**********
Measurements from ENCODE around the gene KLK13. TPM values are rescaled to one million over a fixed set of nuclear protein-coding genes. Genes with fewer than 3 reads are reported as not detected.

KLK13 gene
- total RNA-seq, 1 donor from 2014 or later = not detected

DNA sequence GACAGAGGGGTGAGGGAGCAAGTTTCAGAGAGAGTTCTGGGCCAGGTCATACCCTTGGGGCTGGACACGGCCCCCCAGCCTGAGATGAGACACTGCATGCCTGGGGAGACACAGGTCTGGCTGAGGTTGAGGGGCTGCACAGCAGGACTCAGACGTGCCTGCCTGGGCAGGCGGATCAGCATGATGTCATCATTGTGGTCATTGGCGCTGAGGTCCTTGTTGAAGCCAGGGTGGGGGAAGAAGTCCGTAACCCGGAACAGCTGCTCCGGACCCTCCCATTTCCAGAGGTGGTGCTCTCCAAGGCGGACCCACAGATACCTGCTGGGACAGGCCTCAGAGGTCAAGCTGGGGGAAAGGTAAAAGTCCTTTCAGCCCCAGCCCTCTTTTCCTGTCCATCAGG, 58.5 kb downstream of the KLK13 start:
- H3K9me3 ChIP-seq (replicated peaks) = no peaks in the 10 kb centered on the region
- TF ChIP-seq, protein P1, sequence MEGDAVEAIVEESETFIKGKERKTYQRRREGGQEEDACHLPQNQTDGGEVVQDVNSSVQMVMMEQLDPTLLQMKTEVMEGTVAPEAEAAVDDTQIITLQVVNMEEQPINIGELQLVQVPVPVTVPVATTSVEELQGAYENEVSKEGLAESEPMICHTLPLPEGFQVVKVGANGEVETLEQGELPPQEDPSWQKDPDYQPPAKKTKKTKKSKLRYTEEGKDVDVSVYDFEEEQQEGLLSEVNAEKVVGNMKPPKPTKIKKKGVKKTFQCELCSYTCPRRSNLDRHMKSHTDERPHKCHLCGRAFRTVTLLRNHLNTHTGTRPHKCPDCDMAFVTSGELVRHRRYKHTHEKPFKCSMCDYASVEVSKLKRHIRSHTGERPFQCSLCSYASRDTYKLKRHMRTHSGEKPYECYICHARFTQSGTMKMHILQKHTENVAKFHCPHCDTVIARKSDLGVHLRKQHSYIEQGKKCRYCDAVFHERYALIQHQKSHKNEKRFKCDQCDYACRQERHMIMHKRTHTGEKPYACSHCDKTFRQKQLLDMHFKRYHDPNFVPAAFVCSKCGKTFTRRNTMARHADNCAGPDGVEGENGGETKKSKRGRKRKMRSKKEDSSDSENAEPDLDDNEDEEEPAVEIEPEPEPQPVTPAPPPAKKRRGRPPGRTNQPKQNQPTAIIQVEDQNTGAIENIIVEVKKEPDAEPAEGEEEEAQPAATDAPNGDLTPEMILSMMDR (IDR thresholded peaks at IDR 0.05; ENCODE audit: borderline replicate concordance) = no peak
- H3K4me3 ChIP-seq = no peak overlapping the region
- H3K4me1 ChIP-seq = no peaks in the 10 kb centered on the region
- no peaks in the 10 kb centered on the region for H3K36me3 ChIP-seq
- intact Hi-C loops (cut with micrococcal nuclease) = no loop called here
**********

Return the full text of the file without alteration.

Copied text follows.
Measurements from ENCODE around the gene KLK13. TPM values are rescaled to one million over a fixed set of nuclear protein-coding genes. Genes with fewer than 3 reads are reported as not detected.

KLK13 gene
- total RNA-seq, 1 donor from 2014 or later = not detected

DNA sequence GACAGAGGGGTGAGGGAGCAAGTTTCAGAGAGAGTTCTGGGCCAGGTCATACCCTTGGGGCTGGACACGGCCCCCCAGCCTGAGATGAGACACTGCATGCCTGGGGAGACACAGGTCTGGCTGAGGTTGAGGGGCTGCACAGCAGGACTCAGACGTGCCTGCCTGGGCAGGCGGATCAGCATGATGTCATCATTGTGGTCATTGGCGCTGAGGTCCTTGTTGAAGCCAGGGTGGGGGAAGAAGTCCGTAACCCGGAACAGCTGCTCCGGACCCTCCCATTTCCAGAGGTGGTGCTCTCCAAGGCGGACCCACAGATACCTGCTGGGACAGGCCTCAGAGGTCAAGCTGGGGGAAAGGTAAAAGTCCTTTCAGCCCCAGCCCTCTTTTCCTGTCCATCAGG, 58.5 kb downstream of the KLK13 start:
- H3K9me3 ChIP-seq (replicated peaks) = no peaks in the 10 kb centered on the region
- TF ChIP-seq, protein P1, sequence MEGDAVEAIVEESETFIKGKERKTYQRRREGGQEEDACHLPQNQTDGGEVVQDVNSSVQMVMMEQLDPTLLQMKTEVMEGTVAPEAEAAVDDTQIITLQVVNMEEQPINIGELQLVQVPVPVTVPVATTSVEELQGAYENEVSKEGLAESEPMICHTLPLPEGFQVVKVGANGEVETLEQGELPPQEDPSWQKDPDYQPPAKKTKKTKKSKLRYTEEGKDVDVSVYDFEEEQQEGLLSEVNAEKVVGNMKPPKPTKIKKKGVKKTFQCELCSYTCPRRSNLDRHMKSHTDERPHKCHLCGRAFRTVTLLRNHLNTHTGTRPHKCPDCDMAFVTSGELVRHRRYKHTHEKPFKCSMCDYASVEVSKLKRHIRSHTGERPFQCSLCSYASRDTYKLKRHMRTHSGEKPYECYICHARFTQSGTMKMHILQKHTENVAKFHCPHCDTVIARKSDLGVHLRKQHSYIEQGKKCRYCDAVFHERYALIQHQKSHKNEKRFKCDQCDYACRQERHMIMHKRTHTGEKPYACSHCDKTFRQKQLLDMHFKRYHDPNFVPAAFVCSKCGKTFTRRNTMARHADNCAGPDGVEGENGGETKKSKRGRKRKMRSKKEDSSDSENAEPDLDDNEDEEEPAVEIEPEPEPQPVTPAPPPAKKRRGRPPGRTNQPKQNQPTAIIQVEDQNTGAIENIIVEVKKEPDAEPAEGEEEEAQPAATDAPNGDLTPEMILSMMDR (IDR thresholded peaks at IDR 0.05; ENCODE audit: borderline replicate concordance) = no peak
- H3K4me3 ChIP-seq = no peak overlapping the region
- H3K4me1 ChIP-seq = no peaks in the 10 kb centered on the region
- no peaks in the 10 kb centered on the region for H3K36me3 ChIP-seq
- intact Hi-C loops (cut with micrococcal nuclease) = no loop called here